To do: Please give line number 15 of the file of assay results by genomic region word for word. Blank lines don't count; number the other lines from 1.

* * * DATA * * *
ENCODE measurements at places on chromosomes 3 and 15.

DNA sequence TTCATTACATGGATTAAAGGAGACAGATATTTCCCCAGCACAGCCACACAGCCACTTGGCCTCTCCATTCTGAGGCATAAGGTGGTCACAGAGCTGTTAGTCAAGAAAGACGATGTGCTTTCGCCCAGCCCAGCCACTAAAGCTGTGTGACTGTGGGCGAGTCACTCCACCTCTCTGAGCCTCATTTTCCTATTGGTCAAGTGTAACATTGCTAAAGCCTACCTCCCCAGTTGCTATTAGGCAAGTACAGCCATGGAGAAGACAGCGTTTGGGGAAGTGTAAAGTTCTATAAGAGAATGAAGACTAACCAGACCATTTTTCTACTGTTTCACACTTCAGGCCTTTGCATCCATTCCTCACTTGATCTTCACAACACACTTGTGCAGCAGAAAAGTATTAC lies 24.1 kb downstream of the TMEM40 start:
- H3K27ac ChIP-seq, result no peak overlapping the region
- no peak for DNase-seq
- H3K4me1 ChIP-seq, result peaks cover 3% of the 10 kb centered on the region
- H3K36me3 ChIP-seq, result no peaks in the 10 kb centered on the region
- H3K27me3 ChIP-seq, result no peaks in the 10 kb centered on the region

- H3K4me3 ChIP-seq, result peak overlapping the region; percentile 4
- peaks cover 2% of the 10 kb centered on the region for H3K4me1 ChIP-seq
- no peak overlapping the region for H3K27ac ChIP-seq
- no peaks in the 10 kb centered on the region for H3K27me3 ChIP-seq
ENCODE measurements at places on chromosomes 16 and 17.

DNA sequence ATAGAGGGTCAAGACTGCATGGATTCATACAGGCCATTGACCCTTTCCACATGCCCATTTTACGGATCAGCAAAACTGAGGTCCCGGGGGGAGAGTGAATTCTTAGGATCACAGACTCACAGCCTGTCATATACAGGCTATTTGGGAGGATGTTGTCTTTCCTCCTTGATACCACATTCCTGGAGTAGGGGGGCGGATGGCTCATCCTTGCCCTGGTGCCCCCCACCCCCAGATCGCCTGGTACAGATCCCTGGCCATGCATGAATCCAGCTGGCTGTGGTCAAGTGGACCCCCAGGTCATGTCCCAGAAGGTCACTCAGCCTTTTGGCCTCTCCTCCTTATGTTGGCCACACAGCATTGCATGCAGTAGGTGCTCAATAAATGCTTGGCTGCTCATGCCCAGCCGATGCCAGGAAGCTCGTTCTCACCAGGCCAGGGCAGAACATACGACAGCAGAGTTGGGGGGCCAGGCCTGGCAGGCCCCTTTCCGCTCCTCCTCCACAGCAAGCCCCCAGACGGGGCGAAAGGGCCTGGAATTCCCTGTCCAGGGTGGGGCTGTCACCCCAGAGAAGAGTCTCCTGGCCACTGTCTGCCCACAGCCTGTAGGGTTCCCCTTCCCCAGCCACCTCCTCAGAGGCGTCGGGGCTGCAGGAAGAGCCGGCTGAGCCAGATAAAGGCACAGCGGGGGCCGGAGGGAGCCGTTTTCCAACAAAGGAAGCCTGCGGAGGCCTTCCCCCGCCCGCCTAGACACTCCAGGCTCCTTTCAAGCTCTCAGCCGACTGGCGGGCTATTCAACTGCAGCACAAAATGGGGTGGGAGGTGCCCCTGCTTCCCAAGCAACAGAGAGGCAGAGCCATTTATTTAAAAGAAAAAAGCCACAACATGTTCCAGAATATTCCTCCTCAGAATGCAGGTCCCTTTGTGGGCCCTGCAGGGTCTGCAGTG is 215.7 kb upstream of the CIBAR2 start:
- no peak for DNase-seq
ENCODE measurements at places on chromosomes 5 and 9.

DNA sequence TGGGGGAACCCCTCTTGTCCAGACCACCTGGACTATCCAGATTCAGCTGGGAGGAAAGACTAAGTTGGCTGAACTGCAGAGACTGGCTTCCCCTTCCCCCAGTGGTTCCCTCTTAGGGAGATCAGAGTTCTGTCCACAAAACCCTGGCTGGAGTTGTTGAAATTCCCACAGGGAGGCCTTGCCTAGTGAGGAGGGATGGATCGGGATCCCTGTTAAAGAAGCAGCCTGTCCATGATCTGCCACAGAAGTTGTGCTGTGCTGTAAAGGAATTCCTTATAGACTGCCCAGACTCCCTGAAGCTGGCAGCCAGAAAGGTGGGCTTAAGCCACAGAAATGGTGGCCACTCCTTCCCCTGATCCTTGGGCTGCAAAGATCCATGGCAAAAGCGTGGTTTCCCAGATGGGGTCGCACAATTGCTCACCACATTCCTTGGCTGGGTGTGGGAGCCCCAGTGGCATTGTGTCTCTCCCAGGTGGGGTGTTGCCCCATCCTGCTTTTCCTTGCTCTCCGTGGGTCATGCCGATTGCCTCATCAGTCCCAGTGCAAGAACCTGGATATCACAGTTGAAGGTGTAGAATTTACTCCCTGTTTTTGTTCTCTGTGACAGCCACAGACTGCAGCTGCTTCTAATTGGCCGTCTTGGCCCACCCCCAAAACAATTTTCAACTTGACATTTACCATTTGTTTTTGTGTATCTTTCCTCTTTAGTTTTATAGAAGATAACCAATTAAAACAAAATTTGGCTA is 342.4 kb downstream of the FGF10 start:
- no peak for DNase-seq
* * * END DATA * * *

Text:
ENCODE measurements at places on chromosomes 5 and 9.